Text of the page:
I think Amazon is just generally confused about the release date of this book. On the same page, it lists the book’s publication date as February 2003. And amazon.co.uk gives a February 29, 2004 publication date. I haven’t been able to figure out yet what the “real” publication date is.

jan
14
2003

psychoanalyzing buffy: resurrection and rebirth

This is the final excerpt from a paper I wrote for my Critical Theory class at Georgetown University. As this is a pretty long paper, I have been posting it in segments. Part One of this paper can be found here.

Four months after Buffy’s death, her friends resurrect her. They rationalize that, because she died through mystical means, closing a portal to a hell dimension, her soul is likely trapped somewhere, suffering and tormented. Their spell is interrupted, however, and at first they believe that their efforts failed. Meanwhile, Buffy’s corpse comes back to life, inside her coffin, and the newly-awakened Buffy begins to panic as she realizes that she’s buried alive.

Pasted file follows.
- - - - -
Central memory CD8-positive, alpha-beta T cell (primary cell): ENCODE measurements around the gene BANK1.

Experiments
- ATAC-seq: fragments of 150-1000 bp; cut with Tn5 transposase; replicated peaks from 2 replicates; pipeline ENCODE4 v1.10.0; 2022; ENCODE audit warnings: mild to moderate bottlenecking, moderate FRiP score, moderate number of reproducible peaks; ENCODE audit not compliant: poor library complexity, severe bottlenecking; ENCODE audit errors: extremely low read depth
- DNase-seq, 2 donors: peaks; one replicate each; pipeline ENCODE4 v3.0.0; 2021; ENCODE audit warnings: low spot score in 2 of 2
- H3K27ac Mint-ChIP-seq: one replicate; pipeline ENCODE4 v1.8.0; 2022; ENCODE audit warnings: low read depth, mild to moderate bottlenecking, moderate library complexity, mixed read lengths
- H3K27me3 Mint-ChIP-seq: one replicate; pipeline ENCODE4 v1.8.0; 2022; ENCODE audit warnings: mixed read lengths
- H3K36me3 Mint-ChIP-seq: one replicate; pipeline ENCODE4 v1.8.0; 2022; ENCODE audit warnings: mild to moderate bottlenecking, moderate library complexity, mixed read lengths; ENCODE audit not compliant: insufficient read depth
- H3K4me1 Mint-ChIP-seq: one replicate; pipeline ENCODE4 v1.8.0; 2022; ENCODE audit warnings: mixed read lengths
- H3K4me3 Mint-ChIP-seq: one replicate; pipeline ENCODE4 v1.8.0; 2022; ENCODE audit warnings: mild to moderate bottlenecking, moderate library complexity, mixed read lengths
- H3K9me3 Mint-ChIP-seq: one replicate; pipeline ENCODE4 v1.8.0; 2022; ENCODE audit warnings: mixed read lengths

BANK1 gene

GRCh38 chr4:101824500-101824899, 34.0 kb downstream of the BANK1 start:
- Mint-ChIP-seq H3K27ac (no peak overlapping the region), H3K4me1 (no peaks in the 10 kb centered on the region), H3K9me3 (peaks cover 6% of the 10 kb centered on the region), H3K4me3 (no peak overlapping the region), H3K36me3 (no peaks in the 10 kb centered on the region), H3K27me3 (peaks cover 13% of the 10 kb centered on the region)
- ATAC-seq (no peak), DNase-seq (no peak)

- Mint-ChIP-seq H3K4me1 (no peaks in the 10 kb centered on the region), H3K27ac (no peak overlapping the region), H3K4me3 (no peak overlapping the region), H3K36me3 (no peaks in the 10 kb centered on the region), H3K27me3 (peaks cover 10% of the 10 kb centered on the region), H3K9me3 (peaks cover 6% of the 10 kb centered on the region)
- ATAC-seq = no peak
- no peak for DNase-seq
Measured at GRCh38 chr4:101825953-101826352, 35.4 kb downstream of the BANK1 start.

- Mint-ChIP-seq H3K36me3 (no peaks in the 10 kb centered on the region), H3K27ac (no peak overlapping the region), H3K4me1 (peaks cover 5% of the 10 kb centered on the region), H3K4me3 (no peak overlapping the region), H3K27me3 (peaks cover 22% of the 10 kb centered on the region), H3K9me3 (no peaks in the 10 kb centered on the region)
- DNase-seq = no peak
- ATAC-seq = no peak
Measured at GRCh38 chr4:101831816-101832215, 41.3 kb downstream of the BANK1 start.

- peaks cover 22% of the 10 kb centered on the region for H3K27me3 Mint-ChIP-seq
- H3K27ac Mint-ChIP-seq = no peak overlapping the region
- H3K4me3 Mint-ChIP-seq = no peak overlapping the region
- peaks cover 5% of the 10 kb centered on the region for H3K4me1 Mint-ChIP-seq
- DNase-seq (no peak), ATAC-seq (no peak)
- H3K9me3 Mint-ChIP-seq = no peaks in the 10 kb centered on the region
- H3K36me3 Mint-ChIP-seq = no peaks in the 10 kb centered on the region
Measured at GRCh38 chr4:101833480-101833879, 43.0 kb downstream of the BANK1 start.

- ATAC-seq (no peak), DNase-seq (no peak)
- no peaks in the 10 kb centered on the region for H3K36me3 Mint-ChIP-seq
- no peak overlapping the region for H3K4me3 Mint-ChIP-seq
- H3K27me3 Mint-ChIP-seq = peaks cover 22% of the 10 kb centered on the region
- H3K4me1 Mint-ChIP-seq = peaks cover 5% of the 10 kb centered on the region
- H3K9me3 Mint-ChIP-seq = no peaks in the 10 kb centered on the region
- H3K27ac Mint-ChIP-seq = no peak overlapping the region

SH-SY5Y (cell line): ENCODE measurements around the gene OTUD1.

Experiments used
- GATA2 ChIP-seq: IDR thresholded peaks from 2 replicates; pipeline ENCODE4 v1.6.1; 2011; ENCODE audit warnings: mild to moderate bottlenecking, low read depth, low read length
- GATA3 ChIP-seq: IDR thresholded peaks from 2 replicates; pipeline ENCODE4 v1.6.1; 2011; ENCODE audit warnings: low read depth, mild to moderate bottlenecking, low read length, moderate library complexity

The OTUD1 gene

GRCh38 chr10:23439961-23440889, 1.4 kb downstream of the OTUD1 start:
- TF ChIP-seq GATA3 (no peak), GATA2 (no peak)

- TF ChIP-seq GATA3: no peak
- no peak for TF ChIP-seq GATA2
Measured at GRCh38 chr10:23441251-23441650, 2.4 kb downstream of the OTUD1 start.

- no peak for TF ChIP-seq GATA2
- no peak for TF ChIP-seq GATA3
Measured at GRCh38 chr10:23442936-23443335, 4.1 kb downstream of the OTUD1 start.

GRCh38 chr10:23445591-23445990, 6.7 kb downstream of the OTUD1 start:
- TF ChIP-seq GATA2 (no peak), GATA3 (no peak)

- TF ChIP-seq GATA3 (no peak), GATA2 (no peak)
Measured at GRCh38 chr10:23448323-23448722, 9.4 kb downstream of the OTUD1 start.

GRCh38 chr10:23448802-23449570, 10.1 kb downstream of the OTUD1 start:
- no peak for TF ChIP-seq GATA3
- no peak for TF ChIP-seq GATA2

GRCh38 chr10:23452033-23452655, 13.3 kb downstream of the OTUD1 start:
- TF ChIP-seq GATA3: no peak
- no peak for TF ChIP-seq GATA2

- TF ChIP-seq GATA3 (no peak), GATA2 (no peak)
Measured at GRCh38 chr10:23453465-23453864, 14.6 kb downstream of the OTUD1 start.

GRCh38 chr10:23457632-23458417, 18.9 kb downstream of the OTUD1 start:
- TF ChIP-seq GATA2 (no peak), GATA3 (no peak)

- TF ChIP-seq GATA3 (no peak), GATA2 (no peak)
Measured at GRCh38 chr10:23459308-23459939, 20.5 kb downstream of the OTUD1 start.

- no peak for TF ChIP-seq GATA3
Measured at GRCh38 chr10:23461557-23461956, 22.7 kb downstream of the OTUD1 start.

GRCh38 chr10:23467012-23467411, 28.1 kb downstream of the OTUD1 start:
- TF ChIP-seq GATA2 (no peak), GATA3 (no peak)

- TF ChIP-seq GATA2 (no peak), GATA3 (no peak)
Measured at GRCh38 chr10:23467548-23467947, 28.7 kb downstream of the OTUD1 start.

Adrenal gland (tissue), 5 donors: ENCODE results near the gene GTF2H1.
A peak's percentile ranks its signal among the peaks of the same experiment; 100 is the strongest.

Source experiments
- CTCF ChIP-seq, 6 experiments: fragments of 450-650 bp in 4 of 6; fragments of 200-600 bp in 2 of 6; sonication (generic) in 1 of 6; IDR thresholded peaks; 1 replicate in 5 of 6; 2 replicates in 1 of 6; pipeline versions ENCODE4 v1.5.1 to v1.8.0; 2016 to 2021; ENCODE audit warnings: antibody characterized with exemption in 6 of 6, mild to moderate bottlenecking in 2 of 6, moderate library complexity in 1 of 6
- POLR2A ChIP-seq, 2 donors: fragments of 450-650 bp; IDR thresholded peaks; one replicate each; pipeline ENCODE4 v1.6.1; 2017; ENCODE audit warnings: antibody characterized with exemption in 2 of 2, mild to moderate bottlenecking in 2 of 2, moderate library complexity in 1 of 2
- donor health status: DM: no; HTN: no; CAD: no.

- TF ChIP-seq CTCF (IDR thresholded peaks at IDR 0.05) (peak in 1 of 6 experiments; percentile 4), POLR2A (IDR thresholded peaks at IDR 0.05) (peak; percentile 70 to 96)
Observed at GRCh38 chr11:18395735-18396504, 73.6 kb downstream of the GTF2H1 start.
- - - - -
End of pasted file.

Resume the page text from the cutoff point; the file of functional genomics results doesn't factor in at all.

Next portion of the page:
continue reading »

back to school

My spring semester classes start up today at Georgetown. My classes this semester:

CCTP-510: The Post-9/11 World - CCTP-510 is a required class for my program. This semester, the theme is the world after September 11, with respect to issues of the media, globalization, identity, etc. The class has been divided into multiple modules. I’m taking:

  1. Media and Security in the Post-9/11 World (Diana Owen)
  2. Identity & Representation in the Post-9/11/01 World (Jessica Davis)
  3. Security & Commerce in the Post-9/11/01 World (J.P. Singh)

CCTP-768: International Mass Communication (Abbas Malek) - This class looks at the roles and practices of the mass media around the world.